Starting a new job is always nerve-wracking. Many of us feel a bit like the new kid at school when we join a new company, and the feelings of uncertainty can be even worse when you’re the one in charge! Here’s some tips to help you survive your first day on the job as the boss, with minimal nerves. 

  1. Meet your team. As soon as you can, arrange to meet with anybody who will be reporting to you directly. Meeting your new team gets them on board with you quickly and helps you get an idea of what’s already happening with your immediate employees. Try and keep this chat casual too; ask about them, their time at the company and their job role, as well as just asking about ongoing work. 
  2. Remind yourself why you’re there. Have you been brought in to shake up a stagnant team? Is your goal to increase turnover? Use this to build a plan for your first few days to get things started, using guides from experts like Jozef Opdeweegh.
  3. Resist the urge to criticise. Even if processes seem wrong or outdated to you, try not to criticise, especially if your predecessor was well liked.  Instead, present new methods in a positive, constructive manner. 
  4. Try not to constantly refer to your previous role. Nobody wants to hear, “At my old company, we did this,” all day long. Bring useful ideas, but don’t make it sound like you’re regretting the move.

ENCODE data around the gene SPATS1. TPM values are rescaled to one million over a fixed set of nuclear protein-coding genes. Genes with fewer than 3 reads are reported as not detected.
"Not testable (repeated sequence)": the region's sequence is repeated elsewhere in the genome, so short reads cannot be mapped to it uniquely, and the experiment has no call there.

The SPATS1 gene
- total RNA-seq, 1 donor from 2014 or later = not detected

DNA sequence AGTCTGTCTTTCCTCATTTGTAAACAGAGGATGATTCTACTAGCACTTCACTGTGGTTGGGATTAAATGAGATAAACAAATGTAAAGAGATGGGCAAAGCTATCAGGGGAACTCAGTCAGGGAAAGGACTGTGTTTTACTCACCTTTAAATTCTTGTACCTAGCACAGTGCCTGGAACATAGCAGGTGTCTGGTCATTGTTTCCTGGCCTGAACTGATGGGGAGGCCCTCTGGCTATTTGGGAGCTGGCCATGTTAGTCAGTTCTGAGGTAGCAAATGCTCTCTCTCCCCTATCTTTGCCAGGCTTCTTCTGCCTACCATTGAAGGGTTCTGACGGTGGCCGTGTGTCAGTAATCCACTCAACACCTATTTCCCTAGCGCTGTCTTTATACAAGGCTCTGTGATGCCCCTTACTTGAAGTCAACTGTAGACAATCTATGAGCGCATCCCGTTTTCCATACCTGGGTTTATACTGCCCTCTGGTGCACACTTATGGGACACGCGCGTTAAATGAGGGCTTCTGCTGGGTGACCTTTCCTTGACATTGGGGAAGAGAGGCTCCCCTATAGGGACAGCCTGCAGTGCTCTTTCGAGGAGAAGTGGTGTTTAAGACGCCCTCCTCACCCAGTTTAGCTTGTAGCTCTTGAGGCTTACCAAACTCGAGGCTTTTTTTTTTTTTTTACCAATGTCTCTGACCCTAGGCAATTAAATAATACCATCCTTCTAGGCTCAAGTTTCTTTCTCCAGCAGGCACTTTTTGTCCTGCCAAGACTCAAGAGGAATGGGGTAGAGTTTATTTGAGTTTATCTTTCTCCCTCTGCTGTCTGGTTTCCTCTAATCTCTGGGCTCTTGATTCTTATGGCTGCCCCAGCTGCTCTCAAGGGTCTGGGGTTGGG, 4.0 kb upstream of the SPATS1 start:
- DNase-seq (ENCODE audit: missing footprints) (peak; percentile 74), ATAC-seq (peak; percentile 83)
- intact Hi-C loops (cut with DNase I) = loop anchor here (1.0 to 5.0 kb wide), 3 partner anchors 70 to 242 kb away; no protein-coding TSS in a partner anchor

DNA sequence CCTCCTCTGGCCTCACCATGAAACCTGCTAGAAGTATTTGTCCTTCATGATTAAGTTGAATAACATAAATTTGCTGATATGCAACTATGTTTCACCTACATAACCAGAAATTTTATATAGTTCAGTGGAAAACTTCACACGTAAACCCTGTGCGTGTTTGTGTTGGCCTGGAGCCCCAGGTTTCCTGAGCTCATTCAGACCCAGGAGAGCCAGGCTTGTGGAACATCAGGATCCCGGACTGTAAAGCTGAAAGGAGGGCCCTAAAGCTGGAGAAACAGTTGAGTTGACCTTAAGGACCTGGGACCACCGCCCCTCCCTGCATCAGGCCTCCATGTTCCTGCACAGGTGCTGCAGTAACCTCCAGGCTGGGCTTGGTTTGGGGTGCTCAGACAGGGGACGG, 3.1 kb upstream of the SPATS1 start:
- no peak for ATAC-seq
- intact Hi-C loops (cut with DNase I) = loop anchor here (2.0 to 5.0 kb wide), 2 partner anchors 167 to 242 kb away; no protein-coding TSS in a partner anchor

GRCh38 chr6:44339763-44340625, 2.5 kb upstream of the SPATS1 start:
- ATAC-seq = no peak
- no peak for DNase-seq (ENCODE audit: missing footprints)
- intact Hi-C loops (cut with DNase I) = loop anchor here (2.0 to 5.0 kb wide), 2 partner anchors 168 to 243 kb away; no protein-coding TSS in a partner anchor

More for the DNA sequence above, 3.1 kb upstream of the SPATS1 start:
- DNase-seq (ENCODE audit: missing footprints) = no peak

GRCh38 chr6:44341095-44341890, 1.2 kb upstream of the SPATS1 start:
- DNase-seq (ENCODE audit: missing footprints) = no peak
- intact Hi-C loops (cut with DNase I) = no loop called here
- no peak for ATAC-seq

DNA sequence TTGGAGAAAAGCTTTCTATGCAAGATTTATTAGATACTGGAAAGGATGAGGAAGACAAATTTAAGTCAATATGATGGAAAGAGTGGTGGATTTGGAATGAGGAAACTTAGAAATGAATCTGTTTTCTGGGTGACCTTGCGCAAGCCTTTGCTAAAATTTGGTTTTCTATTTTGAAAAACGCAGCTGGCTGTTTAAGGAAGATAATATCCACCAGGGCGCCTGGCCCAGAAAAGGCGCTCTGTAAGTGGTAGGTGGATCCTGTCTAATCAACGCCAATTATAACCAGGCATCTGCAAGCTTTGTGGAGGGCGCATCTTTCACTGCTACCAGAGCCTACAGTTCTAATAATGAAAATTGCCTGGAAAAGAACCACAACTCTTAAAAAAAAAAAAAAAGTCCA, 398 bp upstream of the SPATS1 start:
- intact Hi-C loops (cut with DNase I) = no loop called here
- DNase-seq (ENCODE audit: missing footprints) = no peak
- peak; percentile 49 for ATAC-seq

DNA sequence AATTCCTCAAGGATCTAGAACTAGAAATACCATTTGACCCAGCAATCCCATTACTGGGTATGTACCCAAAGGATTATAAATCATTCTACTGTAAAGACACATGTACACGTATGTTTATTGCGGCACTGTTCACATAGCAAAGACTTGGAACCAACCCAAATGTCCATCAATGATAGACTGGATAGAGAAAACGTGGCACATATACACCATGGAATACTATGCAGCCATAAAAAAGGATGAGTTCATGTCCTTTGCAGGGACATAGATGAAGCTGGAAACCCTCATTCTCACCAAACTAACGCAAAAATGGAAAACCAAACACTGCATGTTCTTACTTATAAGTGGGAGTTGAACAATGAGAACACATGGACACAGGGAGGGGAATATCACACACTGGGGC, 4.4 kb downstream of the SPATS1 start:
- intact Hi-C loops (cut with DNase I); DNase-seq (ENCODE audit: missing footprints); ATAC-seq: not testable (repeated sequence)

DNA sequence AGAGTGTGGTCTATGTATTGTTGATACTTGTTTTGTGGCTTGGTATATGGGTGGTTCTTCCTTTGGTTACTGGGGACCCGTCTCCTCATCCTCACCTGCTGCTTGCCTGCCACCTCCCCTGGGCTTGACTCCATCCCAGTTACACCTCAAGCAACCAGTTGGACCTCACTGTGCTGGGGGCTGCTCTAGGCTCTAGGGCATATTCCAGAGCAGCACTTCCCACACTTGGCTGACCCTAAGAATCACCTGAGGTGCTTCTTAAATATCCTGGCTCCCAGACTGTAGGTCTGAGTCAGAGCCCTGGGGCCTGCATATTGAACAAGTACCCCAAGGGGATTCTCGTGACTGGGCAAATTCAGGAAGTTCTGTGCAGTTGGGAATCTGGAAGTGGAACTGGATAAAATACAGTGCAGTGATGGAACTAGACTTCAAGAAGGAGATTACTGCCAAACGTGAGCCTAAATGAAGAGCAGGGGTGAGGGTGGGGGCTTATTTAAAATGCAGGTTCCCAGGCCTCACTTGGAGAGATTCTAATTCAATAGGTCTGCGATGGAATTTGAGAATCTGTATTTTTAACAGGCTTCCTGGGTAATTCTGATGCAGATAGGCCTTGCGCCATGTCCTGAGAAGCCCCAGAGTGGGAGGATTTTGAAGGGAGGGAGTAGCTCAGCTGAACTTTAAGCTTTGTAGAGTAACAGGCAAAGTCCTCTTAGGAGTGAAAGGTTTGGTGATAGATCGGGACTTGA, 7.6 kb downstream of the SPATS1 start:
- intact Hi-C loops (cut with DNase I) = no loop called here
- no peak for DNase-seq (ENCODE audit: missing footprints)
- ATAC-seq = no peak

5. Learn people’s names. If you’re bad at names, be honest and ask people to remind you. Make a real effort to learn names as fast as you can, even if it means writing cheat notes to yourself to help you remember who is who. 
  6. Ask to attend any already scheduled meetings. This means work continues even though you’re new and you can sit in and begin to get to grips with the work you’ll be doing. 
  7. Sit down with each team member of the first few weeks and find out some key information about their work. What do they think is and isn’t working at the moment? What changes can you bring in as a new manager? What can you do to support them?
  8. Don’t make a lot of changes all at once. Take the time to observe and bring in your changes at a more gradual pace to avoid causing upset and confusion with long-standing staff. 
  9. Listen well. Take in any issues that staff raise and be clear about any ideas you have to support them. Make notes about any meetings you have, whether that’s from your fact finding meetings with managers or large meetings with the whole team. 
  10. Dress the part. Find out about the dress code before you arrive, to avoid arriving over or under dressed. 
  11. Speak to everyone. Make the time to speak to everyone who will work under you, even if it’s just to say hello. Taking the time makes staff feel valued at a time when they may feel quite nervous. A new boss is unnerving, so put minds at rest by introducing yourself and being friendly. 

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